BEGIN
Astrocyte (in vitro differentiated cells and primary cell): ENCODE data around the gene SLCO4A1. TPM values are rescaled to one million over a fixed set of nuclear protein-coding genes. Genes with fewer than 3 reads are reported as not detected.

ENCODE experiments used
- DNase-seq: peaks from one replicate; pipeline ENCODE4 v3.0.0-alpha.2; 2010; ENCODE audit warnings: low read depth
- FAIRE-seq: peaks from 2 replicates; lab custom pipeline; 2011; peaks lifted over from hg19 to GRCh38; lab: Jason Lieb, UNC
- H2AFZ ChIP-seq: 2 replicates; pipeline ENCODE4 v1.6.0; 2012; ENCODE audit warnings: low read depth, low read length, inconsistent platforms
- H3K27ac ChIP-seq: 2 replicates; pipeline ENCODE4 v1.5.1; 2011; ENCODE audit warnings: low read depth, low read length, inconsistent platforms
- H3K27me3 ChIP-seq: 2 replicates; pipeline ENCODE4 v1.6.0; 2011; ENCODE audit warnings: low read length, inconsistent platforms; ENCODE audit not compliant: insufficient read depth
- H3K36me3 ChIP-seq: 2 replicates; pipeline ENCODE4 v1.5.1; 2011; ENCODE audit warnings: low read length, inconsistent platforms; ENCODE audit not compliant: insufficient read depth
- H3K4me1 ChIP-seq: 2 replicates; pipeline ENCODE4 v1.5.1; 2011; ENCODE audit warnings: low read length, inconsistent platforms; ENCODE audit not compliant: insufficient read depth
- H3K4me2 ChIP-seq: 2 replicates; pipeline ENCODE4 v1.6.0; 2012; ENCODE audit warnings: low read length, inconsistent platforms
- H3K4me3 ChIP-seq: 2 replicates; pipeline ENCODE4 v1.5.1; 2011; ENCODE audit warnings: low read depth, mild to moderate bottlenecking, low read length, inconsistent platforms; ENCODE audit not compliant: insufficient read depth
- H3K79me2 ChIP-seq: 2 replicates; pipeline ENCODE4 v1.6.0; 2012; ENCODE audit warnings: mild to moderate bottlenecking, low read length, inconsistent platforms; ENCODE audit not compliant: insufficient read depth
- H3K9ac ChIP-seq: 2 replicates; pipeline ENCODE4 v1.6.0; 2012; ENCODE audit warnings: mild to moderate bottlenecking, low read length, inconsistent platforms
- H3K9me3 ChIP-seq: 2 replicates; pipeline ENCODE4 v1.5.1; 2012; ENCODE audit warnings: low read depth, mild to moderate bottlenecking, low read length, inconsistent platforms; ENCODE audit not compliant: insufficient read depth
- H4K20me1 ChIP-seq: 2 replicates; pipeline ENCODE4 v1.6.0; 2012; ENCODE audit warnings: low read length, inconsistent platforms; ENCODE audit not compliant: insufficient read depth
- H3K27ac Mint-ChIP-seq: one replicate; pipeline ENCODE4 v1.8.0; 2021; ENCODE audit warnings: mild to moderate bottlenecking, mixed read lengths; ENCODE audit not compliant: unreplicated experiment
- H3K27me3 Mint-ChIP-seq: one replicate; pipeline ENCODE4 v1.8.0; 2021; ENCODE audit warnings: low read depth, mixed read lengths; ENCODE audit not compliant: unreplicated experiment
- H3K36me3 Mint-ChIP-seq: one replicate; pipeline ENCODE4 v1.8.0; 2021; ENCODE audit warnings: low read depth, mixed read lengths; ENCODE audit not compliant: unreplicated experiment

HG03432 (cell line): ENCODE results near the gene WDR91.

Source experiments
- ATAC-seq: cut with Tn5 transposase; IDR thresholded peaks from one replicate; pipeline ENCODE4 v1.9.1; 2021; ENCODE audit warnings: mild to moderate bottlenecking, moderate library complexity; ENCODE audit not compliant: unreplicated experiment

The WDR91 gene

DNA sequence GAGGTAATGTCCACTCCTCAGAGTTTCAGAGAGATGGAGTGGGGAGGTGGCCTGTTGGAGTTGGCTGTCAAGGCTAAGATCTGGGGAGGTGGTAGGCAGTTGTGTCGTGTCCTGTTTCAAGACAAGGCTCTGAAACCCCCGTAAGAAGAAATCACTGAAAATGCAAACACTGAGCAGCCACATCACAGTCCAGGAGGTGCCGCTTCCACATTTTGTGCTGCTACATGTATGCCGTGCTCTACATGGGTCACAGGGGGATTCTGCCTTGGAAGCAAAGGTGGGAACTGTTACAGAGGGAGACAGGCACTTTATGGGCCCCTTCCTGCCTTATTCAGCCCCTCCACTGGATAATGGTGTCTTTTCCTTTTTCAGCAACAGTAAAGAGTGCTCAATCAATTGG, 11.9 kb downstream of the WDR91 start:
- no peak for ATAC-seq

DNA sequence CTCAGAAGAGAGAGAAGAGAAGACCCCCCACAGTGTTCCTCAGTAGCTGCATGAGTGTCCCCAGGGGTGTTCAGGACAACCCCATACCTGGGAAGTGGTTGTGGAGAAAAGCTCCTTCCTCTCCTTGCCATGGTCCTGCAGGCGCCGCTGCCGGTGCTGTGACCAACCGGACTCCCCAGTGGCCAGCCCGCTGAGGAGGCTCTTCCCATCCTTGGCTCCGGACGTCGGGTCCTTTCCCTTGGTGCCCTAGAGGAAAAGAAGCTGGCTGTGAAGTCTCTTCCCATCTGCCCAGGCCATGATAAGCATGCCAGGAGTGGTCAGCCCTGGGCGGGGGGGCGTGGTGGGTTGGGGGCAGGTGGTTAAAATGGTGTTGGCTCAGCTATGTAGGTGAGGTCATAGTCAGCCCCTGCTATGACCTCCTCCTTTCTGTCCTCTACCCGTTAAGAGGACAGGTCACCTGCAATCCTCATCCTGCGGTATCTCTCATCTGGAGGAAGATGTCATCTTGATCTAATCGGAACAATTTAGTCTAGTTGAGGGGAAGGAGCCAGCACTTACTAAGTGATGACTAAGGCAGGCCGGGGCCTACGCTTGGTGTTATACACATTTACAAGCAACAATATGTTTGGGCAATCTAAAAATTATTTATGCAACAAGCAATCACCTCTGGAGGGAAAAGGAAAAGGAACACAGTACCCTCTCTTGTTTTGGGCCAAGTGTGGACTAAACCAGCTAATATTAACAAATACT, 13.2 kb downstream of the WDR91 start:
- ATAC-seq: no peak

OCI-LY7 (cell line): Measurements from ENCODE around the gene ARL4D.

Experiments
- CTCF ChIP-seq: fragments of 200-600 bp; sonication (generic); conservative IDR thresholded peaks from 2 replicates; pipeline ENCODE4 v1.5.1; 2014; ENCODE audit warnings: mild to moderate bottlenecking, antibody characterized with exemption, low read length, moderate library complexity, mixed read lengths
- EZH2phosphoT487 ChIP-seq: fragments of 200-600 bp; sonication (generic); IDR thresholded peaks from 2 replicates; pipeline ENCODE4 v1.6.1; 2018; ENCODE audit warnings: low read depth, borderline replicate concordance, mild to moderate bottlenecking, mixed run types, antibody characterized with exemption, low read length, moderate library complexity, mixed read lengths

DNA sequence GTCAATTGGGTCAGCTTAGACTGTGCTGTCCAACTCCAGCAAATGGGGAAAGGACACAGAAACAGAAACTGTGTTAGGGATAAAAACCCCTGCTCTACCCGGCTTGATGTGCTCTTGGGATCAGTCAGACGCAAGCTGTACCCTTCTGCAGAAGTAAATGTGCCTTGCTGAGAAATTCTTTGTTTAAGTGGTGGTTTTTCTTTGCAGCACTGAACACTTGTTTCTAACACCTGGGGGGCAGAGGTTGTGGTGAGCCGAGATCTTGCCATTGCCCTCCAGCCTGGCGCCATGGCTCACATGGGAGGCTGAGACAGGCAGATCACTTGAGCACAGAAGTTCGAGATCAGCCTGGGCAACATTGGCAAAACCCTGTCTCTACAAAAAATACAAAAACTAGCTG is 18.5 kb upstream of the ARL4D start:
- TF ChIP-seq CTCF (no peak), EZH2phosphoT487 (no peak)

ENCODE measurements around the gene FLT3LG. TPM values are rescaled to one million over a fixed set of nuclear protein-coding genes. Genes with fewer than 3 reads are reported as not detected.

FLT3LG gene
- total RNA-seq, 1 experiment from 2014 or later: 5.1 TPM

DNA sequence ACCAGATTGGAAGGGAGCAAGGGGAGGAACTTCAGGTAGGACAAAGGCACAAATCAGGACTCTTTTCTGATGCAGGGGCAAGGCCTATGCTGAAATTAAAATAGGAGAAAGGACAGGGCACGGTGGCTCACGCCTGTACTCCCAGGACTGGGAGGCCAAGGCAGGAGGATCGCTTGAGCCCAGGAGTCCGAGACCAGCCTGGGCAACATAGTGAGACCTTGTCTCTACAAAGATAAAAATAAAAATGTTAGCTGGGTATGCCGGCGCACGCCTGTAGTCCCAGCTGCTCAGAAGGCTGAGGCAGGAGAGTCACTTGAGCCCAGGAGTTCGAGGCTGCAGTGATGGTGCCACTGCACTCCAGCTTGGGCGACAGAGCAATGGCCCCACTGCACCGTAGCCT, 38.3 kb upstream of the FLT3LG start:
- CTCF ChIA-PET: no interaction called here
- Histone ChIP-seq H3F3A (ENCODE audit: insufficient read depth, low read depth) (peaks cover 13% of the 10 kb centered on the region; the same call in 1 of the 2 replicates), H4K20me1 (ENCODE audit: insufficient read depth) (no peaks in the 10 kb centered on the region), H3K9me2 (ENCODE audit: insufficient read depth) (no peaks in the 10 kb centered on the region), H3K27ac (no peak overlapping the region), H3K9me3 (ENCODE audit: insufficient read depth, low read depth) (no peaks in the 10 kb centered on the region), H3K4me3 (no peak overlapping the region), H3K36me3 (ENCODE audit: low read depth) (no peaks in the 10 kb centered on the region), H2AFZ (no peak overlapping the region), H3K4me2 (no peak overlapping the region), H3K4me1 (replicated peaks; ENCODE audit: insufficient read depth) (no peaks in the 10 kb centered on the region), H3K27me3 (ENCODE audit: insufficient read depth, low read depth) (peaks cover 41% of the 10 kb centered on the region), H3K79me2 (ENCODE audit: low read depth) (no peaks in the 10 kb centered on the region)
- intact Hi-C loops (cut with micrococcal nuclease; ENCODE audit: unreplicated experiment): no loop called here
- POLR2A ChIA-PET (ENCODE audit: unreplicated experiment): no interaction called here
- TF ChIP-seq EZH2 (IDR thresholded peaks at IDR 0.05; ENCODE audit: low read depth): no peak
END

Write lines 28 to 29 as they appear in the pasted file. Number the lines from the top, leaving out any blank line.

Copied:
Experiments
- CTCF ChIP-seq: fragments of 200-600 bp; sonication (generic); conservative IDR thresholded peaks from 2 replicates; pipeline ENCODE4 v1.5.1; 2014; ENCODE audit warnings: mild to moderate bottlenecking, antibody characterized with exemption, low read length, moderate library complexity, mixed read lengths